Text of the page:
Insurance We Don't Think of as Insurance

Most of us in Virginia have insurance for our homes, cars or businesses. We know life insurance is part of any good financial plan and health insurance can protect us from catastrophic medical bills. But there are a few other programs that we come in contact with - we don't usually think of these programs as insurance, but they are.

Social Security

Social Security is a form of social insurance that began when Franklin D. Roosevelt was president. Its purpose was to improve poverty rates among senior citizens, which, during the Great Depression of the 1930s, exceeded 50 percent. Today, Social Security benefits people of all ages. In 2010, it functioned to lift over 20 million people out of poverty. Those people included: over 1 million children; over 5 million non-elderly adults; over 13 million adults over the age of 65. In that year, the poverty rate among senior citizens decreased from 44 percent to a mere 9 percent. If you haven't already benefitted from Social Security, chances are you will when you reach age 65.

Workers' Compensation

Workers' Compensation is another form of social insurance that serves to protect working people from losing money due to injuries sustained on the job, which may cause them to have to miss work, sometimes for lengthy periods. If a construction worker, who relies on his job to feed his family, gets hurt while building a house, workers' compensation keeps his wages coming and covers his medical expenses, so neither he nor his loved ones will suffer unduly. In 2010, workers' compensation helped 128,000 people stay out of poverty.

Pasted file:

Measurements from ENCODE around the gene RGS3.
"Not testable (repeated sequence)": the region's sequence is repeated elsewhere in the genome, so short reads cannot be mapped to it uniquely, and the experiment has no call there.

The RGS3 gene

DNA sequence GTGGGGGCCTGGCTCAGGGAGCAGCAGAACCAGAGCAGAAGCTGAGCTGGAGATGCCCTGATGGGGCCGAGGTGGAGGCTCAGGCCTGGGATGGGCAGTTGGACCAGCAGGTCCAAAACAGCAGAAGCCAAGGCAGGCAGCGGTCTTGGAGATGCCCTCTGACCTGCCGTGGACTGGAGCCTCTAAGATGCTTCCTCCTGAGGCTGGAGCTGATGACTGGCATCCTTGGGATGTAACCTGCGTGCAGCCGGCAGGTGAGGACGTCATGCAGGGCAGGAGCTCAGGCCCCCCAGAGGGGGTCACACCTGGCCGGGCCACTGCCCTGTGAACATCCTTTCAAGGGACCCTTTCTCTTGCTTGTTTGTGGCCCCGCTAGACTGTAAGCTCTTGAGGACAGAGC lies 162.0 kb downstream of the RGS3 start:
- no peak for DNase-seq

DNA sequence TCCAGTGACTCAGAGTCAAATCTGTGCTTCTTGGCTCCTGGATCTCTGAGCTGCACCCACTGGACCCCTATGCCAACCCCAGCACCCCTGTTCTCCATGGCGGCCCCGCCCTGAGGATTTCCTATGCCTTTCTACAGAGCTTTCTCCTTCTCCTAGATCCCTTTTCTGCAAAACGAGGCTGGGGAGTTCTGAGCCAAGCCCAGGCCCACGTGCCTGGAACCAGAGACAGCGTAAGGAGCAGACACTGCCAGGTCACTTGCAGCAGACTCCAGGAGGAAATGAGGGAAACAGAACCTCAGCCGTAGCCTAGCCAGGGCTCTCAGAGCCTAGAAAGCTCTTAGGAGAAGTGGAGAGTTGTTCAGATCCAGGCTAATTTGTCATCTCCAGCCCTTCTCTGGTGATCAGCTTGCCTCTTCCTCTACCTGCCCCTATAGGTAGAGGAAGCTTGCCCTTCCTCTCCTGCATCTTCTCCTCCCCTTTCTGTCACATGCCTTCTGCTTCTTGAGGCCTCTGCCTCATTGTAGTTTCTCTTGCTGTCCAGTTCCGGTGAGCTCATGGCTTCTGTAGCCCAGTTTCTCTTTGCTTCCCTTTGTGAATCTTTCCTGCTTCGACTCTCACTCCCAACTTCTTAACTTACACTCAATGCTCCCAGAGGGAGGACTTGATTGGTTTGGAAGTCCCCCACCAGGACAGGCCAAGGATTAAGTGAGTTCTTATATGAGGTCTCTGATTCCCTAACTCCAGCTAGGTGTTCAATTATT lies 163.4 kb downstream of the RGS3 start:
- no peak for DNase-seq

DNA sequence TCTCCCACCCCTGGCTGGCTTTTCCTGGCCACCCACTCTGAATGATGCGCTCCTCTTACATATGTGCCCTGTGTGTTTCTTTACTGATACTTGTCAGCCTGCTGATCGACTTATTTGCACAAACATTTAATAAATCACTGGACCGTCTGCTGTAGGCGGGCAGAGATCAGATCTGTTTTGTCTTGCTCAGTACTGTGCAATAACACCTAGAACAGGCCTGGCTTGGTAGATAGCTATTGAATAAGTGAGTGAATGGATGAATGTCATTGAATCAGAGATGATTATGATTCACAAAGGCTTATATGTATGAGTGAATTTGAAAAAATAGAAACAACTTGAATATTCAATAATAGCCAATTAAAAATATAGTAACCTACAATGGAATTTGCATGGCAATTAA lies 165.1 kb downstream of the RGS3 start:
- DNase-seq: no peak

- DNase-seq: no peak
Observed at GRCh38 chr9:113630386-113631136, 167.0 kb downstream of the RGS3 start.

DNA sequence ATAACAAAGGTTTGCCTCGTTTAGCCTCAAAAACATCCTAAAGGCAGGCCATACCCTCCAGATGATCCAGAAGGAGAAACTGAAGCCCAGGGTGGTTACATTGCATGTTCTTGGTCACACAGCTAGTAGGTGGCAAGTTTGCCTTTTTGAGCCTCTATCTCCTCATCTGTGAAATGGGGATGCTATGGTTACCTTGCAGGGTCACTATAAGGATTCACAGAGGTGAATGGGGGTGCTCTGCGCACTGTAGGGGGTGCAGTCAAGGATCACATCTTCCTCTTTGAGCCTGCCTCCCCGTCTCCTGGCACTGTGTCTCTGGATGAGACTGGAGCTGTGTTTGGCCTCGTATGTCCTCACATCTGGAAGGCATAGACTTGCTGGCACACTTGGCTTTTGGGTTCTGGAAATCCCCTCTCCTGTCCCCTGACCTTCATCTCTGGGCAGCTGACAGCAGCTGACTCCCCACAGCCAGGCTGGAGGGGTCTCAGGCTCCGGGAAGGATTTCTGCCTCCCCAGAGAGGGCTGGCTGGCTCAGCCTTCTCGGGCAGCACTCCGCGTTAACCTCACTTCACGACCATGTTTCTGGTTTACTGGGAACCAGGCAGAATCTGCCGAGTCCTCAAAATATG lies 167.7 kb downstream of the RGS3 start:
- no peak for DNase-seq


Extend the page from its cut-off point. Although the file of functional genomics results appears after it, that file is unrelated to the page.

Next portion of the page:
Unemployment Compensation

Unemployment compensation insurance works to assist those who have lost their jobs and are actively seeking new employment. This form of social insurance makes a big difference in the lives of those who have been unexpectedly laid off, often due to the fact that many corporations are scaling down in order to cut costs. Unemployment insurance makes it possible for those who have lost their jobs to continue to eat, pay rent, and cover other living expenses while trying to get back into the workforce. You may be a stellar employee who does everything right, but if your employer can no longer afford to pay your salary and you are let go, it can be comforting to know you'll still have some money coming in until you land a new position elsewhere.

For more information, call or contact Wilson, Timmons & Wallerstein, Inc. today.

Categories: | View all Categories

Blog Home - View a complete list of our articles